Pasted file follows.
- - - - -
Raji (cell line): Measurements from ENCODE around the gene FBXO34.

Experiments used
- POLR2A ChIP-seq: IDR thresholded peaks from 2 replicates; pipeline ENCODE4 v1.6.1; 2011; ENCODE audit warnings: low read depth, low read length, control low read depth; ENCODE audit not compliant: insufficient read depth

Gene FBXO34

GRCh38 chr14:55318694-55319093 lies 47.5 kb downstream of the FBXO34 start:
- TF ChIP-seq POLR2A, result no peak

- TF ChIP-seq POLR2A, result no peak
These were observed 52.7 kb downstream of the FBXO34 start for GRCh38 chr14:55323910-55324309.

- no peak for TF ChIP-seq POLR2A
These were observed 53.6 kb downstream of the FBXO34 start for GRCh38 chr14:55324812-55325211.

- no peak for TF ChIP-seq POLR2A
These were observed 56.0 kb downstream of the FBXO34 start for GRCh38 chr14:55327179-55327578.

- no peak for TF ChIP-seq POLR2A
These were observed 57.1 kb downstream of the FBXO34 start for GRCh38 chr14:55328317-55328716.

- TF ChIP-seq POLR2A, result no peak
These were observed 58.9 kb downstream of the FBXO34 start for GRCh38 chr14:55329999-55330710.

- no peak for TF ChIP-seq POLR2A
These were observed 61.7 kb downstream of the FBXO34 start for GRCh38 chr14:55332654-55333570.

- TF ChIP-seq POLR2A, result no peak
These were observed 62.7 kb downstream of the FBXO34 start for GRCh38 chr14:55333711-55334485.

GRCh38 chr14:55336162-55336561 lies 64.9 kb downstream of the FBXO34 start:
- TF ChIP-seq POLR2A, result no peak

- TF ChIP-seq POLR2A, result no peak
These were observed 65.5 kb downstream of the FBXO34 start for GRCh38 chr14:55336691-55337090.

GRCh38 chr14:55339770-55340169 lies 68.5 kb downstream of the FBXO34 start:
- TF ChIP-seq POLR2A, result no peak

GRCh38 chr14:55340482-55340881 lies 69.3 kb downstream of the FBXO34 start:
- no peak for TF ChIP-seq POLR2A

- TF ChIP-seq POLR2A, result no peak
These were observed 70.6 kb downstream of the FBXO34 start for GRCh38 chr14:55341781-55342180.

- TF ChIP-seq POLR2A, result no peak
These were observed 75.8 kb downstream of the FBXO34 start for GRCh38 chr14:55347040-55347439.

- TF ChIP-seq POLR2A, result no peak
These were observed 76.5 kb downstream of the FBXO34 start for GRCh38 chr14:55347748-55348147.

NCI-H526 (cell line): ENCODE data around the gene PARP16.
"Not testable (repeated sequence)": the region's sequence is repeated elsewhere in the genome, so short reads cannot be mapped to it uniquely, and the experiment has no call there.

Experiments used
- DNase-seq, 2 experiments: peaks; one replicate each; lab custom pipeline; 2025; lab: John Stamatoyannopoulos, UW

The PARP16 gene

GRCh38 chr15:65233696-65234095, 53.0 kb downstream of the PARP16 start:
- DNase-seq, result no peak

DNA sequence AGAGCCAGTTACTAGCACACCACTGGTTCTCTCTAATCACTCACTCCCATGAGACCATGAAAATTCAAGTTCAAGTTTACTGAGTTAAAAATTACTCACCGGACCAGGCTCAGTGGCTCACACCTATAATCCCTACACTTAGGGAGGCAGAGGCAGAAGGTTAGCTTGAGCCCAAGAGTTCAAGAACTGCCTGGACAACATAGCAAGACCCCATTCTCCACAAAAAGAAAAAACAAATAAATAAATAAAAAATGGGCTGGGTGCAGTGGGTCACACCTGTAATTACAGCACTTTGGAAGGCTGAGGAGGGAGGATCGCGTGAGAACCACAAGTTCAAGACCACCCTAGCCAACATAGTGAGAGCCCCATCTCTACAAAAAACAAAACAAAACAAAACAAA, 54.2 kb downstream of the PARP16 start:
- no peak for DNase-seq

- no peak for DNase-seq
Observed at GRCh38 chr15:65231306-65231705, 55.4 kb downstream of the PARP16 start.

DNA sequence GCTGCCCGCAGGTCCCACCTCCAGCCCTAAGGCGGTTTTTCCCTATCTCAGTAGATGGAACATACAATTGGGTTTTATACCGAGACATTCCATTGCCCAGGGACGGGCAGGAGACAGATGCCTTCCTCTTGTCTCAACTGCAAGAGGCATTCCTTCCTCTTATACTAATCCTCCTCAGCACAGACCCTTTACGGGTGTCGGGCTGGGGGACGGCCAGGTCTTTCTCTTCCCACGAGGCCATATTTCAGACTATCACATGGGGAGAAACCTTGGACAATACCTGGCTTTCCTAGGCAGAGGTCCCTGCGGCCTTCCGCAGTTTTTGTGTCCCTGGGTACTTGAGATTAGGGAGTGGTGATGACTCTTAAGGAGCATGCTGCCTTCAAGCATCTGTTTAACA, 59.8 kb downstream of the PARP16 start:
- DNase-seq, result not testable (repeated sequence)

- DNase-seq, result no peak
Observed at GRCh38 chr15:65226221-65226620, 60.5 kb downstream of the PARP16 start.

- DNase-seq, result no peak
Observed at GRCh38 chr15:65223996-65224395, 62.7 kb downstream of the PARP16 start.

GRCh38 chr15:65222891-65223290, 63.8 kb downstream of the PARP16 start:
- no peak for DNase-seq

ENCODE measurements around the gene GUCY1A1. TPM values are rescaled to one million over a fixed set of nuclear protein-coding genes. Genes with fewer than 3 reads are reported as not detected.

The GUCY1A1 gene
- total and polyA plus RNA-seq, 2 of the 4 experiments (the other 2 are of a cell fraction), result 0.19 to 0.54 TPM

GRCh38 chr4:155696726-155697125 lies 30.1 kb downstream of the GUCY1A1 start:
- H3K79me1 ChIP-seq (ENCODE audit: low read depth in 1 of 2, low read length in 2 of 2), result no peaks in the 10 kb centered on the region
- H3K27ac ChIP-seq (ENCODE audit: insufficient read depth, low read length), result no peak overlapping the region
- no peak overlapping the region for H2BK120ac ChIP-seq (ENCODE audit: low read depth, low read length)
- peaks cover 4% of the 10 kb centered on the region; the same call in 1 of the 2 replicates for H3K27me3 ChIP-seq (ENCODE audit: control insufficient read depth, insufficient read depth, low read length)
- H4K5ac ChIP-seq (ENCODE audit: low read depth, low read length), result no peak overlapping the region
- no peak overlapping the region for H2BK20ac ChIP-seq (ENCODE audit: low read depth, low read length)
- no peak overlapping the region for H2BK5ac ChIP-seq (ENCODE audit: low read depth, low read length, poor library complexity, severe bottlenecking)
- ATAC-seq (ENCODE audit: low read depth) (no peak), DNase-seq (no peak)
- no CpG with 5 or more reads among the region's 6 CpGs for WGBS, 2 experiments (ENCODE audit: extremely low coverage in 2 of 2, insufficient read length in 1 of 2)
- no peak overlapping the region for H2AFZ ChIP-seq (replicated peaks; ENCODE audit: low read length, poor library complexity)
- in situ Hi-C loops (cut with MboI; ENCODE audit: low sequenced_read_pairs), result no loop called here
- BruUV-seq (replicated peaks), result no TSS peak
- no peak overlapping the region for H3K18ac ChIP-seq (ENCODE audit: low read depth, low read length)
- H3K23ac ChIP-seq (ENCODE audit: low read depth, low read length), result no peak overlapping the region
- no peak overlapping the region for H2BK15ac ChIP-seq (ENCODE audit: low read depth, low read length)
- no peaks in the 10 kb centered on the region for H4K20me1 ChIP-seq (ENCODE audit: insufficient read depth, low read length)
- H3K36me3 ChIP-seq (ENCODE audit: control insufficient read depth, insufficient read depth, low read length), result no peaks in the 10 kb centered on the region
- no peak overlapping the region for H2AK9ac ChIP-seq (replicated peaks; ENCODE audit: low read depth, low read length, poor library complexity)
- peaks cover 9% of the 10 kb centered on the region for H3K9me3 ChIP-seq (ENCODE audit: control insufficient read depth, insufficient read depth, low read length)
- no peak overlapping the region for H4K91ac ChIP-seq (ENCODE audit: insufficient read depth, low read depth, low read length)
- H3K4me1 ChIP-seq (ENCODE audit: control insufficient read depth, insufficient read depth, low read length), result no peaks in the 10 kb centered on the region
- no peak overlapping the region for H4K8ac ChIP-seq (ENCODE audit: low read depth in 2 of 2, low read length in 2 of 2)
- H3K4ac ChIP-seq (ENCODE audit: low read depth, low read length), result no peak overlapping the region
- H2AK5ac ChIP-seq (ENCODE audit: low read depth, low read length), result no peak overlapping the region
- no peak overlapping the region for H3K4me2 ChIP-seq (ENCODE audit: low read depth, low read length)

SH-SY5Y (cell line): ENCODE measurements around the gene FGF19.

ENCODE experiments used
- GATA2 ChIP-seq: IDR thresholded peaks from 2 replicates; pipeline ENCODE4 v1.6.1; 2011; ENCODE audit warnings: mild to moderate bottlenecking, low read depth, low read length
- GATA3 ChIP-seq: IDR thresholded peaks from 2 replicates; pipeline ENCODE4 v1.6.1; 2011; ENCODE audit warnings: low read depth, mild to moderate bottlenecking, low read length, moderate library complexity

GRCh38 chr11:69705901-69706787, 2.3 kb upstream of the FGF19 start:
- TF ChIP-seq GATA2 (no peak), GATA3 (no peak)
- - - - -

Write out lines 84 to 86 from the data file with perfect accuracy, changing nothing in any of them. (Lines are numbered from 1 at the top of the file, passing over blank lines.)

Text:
ENCODE experiments used
- GATA2 ChIP-seq: IDR thresholded peaks from 2 replicates; pipeline ENCODE4 v1.6.1; 2011; ENCODE audit warnings: mild to moderate bottlenecking, low read depth, low read length
- GATA3 ChIP-seq: IDR thresholded peaks from 2 replicates; pipeline ENCODE4 v1.6.1; 2011; ENCODE audit warnings: low read depth, mild to moderate bottlenecking, low read length, moderate library complexity